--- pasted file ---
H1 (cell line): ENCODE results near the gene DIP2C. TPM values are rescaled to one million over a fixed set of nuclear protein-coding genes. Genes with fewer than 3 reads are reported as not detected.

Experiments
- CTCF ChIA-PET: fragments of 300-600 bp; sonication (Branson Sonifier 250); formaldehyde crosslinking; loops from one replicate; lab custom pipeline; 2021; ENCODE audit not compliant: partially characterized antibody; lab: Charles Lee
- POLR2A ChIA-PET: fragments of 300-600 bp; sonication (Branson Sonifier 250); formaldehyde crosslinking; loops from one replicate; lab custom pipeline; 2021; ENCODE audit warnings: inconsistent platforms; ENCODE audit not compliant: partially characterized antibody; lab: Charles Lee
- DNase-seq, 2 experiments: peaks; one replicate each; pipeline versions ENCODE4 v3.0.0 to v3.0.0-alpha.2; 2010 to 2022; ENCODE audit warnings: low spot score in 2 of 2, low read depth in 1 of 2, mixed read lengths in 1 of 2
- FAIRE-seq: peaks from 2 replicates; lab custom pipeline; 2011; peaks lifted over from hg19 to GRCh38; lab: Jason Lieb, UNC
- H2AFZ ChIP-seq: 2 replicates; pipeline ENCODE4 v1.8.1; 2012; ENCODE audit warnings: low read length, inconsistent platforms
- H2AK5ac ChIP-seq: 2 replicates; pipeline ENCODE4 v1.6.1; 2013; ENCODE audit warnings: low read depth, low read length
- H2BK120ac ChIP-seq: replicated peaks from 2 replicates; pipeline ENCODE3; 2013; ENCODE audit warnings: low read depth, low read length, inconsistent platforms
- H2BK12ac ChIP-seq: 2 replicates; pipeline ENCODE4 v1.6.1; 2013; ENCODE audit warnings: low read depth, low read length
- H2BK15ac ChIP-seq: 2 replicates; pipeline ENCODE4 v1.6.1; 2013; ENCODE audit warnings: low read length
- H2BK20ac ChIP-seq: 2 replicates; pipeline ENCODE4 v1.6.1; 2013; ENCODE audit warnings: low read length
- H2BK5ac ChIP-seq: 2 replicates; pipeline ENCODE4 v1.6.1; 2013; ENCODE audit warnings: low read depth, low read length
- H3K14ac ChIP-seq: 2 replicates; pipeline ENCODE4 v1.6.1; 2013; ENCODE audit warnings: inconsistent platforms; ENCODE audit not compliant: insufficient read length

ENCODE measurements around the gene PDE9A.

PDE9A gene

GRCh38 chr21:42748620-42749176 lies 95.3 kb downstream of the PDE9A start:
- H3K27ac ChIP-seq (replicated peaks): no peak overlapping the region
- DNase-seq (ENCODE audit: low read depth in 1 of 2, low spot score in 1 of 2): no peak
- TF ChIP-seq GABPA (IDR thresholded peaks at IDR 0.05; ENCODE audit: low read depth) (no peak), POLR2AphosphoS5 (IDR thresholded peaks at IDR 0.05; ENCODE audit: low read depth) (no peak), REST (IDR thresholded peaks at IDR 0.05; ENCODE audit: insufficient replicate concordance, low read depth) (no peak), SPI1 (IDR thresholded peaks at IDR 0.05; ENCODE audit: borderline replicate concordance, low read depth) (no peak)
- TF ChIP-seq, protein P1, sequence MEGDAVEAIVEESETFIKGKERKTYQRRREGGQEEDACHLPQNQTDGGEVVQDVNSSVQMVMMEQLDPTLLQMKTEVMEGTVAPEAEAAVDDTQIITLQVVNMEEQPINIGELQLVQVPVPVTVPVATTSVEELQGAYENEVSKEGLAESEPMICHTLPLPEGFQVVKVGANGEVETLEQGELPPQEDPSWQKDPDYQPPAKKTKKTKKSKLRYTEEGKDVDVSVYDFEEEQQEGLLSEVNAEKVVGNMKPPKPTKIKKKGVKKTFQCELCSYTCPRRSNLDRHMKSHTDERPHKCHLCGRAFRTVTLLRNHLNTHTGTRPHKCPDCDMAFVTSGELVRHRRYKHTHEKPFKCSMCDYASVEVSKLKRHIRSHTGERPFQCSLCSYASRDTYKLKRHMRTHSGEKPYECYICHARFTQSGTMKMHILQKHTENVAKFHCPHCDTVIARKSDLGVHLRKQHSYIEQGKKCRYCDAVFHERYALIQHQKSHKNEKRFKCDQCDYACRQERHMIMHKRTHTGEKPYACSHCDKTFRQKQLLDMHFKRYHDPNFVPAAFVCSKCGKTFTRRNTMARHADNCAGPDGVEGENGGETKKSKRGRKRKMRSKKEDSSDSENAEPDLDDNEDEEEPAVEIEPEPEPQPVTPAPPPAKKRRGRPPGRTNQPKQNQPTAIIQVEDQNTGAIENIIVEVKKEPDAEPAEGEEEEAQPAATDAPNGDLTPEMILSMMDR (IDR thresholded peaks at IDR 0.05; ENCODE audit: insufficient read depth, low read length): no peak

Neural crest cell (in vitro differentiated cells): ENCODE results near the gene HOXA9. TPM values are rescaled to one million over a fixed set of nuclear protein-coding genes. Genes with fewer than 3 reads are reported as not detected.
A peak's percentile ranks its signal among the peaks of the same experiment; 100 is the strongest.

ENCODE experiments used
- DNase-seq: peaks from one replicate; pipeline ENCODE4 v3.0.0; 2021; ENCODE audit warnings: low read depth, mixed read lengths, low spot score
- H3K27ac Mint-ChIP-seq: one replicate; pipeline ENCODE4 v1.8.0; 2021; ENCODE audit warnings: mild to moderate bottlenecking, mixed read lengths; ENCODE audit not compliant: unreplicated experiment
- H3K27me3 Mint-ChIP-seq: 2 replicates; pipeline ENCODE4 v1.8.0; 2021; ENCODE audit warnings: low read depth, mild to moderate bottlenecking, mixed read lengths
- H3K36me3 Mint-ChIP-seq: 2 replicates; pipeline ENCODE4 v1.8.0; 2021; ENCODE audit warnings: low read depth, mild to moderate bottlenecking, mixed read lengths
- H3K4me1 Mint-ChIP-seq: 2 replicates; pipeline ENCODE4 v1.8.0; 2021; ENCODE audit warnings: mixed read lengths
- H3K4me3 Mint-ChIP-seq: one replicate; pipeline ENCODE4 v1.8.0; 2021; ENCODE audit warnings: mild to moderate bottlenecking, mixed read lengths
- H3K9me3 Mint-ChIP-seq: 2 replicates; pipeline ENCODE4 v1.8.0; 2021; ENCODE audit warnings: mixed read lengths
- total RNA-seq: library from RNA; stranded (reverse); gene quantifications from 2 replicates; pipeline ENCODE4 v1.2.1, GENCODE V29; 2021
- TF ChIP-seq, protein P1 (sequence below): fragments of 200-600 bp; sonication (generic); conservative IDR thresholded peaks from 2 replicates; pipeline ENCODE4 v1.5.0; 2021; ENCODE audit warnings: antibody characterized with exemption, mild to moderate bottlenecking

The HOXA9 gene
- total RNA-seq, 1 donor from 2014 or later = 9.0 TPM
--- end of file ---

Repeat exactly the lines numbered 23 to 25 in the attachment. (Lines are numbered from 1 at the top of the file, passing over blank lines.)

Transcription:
A peak's percentile ranks its signal among the peaks of the same experiment; 100 is the strongest.

ENCODE experiments used
- DNase-seq: peaks from one replicate; pipeline ENCODE4 v3.0.0; 2021; ENCODE audit warnings: low read depth, mixed read lengths, low spot score